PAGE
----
I’m a skeptic. Being a skeptic, I try to think critically about extraordinary claims. I want to assess the strength of the evidence for such claims before I accept their veracity. I’m highly doubtful of ghosts, psychics, ancient aliens, cupping, Futzuki pads, homeopathy, etc.; but, if you show me good evidence for their existence or efficacy, I’m willing to stop doubting.
This blog isn’t about skepticism. It’s about looking back fondly at the past. After all, Warehouse Find is the official blog of Nostalgia Zone, a store dealing in old comic books and toys and other fun stuff from the past. I normally save my skeptical observations for my blog at dimland.com and my internet radio show/podcast Dimland Radio. (Yes, I know, shameless plugs.)
However, earlier this week a junior high school school friend of mine and I reminisced about a teacher of ours who had a profound influence on us. I credit this teacher with setting me on the path to skepticism and critical thinking.
His name was Roy Raymond and he was my junior high English teacher. Don’t ask which grade, because I can’t remember. Anyway, he was an excellent teacher as well as a funny one. He liked to claim both his first and last names translated to royalty or king or some such. He told jokes and allowed his students to do the same.
Although it didn’t hurt, his being funny didn’t make him a great teacher.
He was able to make his students feel comfortable and receptive to learning. He challenged us. He made us think.
And when it came to reading the classic American novel Of Mice And Men written by John Steinbeck, he did something I think was an example of brilliant crowd handling. He read the book to us in class, but before he did he had a little talk with us. He said he intended to read it as written. He wasn’t going to gloss over any of the swear words and racial epithets. He believed to do so would lessen the impact of what Steinbeck was trying to say.
That’s when Mr. Raymond did the brilliant part. He told his class that he believed we were old enough and mature enough to understand context. And telling us that stroked our egos a little and got us to minimize the shock or giggling when our teacher said a swear word or the N word. Brilliant crowd handling. And it’s a great book.
Another book that’s not nearly as great factored into an important lesson taught to me by Mr. Raymond.
Since the fourth grade, I have owned a fascinating little book which I purchased through the Scholastic book program for a mere 35 cents. It was author C.B. Colby’s collection of weird, creepy, and mysterious tales of ghosts, haunted houses, disappearing people, lost treasures, and many other bizarre occurrences titled Strangely Enough! Its cover suggested the short stories within might all be true by asking, “Fact or Fiction? Real or Imagined?”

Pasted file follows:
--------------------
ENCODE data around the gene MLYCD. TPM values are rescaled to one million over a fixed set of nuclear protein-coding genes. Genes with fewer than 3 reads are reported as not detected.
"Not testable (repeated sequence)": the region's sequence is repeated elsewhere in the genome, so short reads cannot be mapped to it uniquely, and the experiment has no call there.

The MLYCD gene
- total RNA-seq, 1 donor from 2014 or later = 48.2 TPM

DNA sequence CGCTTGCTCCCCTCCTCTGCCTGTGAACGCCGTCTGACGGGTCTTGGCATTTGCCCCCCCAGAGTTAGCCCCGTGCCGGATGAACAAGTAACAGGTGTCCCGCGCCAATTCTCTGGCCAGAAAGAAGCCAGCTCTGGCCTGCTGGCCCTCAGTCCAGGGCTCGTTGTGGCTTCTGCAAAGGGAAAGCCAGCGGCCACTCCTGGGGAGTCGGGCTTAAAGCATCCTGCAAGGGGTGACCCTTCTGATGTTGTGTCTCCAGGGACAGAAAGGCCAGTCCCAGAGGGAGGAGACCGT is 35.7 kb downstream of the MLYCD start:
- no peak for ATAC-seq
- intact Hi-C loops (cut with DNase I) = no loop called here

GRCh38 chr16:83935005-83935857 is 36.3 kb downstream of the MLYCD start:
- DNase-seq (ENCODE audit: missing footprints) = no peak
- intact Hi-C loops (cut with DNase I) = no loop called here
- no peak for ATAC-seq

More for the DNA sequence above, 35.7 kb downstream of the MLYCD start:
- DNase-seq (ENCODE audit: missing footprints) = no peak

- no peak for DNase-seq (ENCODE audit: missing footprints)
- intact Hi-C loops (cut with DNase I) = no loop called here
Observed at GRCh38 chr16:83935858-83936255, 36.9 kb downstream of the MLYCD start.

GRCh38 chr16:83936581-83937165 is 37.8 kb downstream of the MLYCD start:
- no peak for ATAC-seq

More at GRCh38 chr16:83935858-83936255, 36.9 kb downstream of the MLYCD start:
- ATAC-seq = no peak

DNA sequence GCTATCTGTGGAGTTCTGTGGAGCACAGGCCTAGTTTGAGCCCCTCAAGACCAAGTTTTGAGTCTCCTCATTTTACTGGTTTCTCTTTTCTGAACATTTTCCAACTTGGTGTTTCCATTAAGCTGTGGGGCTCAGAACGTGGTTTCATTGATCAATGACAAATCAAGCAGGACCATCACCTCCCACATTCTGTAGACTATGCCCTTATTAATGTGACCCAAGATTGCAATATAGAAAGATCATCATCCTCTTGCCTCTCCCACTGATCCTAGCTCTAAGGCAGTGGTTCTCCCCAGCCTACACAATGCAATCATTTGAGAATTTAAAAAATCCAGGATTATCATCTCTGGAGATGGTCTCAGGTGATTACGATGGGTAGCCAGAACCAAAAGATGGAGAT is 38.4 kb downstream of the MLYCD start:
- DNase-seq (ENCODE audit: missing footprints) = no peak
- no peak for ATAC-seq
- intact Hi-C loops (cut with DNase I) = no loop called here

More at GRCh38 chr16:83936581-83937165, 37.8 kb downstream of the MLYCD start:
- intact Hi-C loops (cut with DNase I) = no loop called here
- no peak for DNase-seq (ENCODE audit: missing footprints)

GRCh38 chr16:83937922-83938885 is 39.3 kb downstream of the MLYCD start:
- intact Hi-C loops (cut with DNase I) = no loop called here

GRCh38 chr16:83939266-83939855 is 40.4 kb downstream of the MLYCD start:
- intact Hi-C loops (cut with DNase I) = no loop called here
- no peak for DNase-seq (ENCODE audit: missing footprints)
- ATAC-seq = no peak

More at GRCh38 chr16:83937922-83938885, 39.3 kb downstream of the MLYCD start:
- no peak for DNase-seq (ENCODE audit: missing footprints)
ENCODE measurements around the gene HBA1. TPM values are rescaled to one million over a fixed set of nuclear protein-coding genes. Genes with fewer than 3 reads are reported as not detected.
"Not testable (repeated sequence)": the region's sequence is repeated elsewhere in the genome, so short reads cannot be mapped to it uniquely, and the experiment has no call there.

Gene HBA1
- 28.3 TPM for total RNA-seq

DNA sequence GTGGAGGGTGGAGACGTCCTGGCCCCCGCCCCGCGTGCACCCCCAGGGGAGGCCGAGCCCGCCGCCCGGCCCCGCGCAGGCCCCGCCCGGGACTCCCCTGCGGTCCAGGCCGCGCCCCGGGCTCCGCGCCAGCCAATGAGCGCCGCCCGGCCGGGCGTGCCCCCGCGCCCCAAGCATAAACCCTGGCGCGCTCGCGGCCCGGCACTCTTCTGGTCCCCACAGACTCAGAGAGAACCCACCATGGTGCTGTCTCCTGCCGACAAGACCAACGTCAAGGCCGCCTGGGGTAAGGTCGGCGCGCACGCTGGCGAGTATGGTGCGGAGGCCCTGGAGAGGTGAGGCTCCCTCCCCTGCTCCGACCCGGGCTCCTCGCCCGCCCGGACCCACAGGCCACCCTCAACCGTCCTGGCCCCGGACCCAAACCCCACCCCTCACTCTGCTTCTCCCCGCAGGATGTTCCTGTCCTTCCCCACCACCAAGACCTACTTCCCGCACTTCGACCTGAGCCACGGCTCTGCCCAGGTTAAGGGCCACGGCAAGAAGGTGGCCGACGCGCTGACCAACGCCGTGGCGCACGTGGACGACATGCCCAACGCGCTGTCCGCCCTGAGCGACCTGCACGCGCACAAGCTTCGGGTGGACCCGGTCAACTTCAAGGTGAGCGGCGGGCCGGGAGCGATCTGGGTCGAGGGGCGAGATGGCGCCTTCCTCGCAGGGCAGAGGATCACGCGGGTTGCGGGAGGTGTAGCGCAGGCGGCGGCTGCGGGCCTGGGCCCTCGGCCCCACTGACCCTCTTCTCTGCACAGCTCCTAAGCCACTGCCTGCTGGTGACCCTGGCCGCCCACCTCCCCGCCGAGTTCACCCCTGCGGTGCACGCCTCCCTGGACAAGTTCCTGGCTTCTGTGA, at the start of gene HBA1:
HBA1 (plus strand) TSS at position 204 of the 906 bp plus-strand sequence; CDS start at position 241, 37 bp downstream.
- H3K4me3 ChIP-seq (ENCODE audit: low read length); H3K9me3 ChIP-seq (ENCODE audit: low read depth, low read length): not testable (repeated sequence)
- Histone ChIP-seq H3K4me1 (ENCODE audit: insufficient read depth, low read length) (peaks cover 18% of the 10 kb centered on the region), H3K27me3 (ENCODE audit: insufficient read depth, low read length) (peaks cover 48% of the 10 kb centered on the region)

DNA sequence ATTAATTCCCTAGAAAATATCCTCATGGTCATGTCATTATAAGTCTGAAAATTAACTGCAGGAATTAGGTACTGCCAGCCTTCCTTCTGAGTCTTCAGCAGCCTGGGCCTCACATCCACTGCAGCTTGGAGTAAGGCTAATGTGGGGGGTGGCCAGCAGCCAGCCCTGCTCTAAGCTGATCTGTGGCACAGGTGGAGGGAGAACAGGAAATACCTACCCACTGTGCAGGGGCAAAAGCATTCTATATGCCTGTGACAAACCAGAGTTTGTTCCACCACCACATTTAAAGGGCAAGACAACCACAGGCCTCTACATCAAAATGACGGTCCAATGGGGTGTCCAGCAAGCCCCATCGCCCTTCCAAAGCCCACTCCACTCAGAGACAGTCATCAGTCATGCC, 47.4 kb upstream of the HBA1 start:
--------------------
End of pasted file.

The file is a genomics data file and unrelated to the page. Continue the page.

In my youthful gullibility, I believed these stories to be true. Many of them included names of people and towns. And some had dates for the mysterious happenings. Dates! These must be real! No one would make up names and dates!
I was so convinced, I took a pen to the cover to draw an arrow to the words “Fact” and “Real.” You can see the arrows in the close-up image of the cover of my well-worn copy below.
Oh, and look that cover. So good. There were other printings of this book with other cover designs, but this is the one I like. It’s a terrific illustration that so completely captures the tone of the book. Just look at that green hazy night, those black and dormant trees, and that figure racing through the night. Is it a witch? A devil? A lunatic? A frightened villager? And is that ball lightening in the sky? Or, maybe, a flying saucer?
I was very taken by this book and I wanted Mr. Raymond’s opinion of it. He had encouraged his students to read and share with him what we were reading, so I handed Strangely Enough! to him. I told him the stories seemed to be true and that there were names and dates and everything. He took it and had a look.
When he returned this most favoritest book of mine to me, he burst my bubble as gently as he could. He explained that these stories couldn’t be simply accepted as true just because some gave names and dates. He told me that most readers wouldn’t bother researching the stories to see if the names and dates were real and that the author knows that. He also explained the “Fact or Fiction? Real or Imagined?” questions were part of a gimmick to give the stories a little more impact.
I was a bit crestfallen that Mr. Raymond didn’t validate my opinion of the book, but I didn’t resent him for it. I didn’t react by doubling down and believing the stories even more. I didn’t accuse my teacher of having a closed mind. Instead, my mind opened. I didn’t quite understand at the time, at least not consciously, that Mr. Raymond was essentially telling me, “Extraordinary claims require extraordinary evidence.”
I see that now. And I have learned that Strangely Enough! is mostly urban legends – apocryphal tales meant to warn and thrill readers. Some stories might actually be based on real events, but are told through the filter of mystery-mongering. A more rational explanation was likely available, but the author preferred to go with the mystery.
Mr. Raymond is no longer with us. I don’t know exactly when he shuffled off this mortal coil, but I will always fondly remember him. And I will be eternally grateful for his helping me to think critically and not be so gullible.
Thank you, Mr. Raymond!
Appreciate your great teachers and give them your thanks.
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